Many of the patients that pelvic floor physical therapists see for leaking or weakness have…
How do you know if you need a pelvic floor physical therapist? The answers to this will be different for every person. Let’s start by asking, what are you experiencing? What are you having difficulty with? What is your goal?
There are some things that challenge our pelvic floor throughout our lifetimes.
· Pregnancy is of course the first one that comes to mind. A pelvic floor PT will ask the right questions to get a picture of how your pelvic floor was affected by pregnancy and delivery. These may include how big your baby was, whether you had a c-section or vaginal delivery, and if you had a perineal tear? How long did you push? Did you need help with forceps or a vacuum extraction?
· Chronic constipation, occupations requiring repetitive heavy lifting, and chronic coughing. With each of these, you have chronic increased pressure on the pelvic floor and supporting structures. This strain from larger stools, increased straining, or holding your breath to go poop or lift things, causes dysfunction in the muscles of the pelvic girdle.
· Being overweight, especially increased tummy weight. This too causes increased pressure on the pelvic floor muscles and organs. Physical therapy can address the muscle dysfunction but we also spend time on weight loss strategies and nutrition recommendations.
· Prolonged steroid use. Oral steroids can accelerate the breakdown of connective tissues. This maybe prescribed for allergies, asthma, rheumatoid arthritis, lupus, and cancers. Weak connective tissue can lead to quite a few issues with the pelvic organs and muscles that support them. Some common ones are urinary incontinence, pelvic organ prolapse, bowel dysfunction and joint pain.
· Diabetes. Longstanding or poorly managed diabetes can affect the motor and sensory nerves in the pelvic floor. This can contribute to constipation and urinary leaking, spinal and hip instability.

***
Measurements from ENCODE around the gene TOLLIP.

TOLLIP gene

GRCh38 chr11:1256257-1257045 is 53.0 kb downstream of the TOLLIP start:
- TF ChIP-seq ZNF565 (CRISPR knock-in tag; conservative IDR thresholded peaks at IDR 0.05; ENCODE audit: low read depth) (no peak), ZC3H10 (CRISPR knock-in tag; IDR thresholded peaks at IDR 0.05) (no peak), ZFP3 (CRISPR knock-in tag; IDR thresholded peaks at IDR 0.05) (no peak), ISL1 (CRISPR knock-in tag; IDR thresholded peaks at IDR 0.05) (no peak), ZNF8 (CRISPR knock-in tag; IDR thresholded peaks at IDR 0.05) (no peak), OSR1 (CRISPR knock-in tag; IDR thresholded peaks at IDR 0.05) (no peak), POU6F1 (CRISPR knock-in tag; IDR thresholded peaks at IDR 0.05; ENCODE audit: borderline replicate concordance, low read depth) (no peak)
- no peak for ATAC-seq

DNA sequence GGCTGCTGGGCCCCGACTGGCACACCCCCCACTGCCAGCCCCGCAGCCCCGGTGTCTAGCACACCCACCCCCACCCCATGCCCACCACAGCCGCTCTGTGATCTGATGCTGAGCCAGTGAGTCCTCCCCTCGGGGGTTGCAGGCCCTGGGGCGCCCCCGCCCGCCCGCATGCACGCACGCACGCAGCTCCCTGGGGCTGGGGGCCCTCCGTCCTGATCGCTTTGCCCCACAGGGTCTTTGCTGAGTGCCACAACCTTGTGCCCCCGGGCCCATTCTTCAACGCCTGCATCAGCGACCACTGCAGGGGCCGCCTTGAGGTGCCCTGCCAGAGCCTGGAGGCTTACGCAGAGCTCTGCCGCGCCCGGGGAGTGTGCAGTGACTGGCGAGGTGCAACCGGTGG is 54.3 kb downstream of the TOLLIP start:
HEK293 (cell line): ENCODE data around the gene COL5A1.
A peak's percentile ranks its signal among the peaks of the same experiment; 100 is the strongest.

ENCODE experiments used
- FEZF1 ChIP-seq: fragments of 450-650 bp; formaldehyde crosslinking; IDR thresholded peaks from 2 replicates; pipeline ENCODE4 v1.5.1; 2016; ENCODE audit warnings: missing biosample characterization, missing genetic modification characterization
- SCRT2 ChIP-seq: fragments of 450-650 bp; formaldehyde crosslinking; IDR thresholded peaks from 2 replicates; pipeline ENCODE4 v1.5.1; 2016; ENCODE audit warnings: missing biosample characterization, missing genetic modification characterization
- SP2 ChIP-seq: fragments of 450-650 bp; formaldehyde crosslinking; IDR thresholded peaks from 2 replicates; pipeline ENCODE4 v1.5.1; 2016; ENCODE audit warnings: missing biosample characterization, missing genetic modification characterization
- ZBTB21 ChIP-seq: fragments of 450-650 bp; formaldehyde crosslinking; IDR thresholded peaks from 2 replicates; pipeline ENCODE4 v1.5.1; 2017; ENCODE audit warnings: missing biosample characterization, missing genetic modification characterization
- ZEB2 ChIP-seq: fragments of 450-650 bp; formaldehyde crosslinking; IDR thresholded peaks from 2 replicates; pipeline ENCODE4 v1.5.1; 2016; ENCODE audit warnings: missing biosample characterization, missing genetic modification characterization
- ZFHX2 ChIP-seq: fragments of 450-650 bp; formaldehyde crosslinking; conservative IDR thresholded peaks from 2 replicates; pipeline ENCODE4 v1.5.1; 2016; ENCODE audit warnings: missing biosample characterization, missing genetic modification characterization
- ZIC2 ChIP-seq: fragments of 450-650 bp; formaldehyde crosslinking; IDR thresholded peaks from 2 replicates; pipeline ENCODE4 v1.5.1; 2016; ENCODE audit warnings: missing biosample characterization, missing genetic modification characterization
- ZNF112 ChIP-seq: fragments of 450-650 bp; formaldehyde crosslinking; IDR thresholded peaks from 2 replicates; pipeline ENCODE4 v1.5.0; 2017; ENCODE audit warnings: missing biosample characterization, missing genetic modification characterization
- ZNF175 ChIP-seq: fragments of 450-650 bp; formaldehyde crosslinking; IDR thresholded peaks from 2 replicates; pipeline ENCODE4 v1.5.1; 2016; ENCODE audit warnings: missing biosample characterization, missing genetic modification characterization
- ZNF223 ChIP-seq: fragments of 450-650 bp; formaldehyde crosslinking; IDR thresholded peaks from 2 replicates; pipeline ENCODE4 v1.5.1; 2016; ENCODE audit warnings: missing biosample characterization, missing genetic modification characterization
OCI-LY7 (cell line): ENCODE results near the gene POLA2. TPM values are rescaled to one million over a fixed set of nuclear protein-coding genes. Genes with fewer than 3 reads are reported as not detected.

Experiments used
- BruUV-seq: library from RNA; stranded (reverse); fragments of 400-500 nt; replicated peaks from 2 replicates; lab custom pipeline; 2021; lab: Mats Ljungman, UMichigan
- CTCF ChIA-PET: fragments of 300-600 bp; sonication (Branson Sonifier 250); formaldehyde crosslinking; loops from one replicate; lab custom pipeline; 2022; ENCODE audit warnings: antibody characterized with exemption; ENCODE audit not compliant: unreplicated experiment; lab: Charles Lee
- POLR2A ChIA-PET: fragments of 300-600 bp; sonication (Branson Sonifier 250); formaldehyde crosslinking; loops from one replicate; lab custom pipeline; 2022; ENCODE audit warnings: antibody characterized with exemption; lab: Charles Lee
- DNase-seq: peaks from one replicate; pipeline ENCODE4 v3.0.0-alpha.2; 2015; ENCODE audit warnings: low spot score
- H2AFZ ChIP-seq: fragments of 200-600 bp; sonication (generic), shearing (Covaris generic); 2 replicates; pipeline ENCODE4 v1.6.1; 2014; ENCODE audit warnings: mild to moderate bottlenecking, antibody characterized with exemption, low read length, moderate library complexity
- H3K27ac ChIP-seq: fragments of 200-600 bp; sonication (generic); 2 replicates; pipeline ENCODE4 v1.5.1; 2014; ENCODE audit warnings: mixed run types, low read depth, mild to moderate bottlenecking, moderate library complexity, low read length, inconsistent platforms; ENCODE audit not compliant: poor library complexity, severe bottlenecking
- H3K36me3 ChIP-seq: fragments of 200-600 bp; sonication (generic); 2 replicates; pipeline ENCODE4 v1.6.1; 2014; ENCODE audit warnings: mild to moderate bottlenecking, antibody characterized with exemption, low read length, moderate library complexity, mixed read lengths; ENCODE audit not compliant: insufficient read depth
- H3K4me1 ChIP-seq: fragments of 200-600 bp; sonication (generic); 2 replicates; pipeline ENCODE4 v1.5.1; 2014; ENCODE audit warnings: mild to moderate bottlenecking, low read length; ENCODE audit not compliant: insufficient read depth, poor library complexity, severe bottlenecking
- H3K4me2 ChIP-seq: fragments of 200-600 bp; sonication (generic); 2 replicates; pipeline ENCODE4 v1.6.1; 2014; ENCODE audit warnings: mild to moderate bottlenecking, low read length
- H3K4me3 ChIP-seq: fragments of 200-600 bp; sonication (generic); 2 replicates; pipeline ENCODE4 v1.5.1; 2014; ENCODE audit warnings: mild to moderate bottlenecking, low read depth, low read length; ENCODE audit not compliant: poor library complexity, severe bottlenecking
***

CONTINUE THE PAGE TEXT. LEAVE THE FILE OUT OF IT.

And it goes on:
· Menopause. Decreases in estrogen increase the mobility of connective tissues and can lead to increased urinary leaking or pain with intercourse. This is also when we may see bone loss and sleep disturbances. A good pelvic floor PT should be addressing bone health as well as sleep hygiene.
Surgery. Any pelvic or abdominal surgery can cause the muscles of the pelvic girdle to guard, and recovery generally requires some purposeful strengthening of the core musculature to ensure safe return to daily and recreational activities. Pelvic floor PT will address scar tissue, adhesions and muscle imbalances that can arise after surgery.
While considering some of these challenges that our pelvic floors can have, you can ask yourself some screening questions. A YES to any of these questions can indicate that pelvic floor physical therapy may benefit you and help you meet your goals.
· How often do you go pee? Is it more than every hour? Less than every 4 hours?
· Do you leak urine if you cough, sneeze, or exercise?
· Do you feel like you can’t make it to the bathroom in time?
· Do you have pain during or after intercourse?
· Do you feel pressure or heaviness in your pelvis?
· Do you feel like something is “falling out” of your vagina?
· Do you have pain or difficulty inserting a tampon or having a well-woman exam?
· Do you have pain in your hips, tailbone or pelvis while sitting, standing, or moving from different positions?
Pelvic floor physical therapy can help to improve your symptoms to these questions or other symptoms that you are experiencing. We also can partner with your other health care providers to help you have a team approach to your health care. We are licensed PTs so are skilled at treating the whole body (we aren’t just limited to the pelvic floor) and looking for the root cause of dysfunction.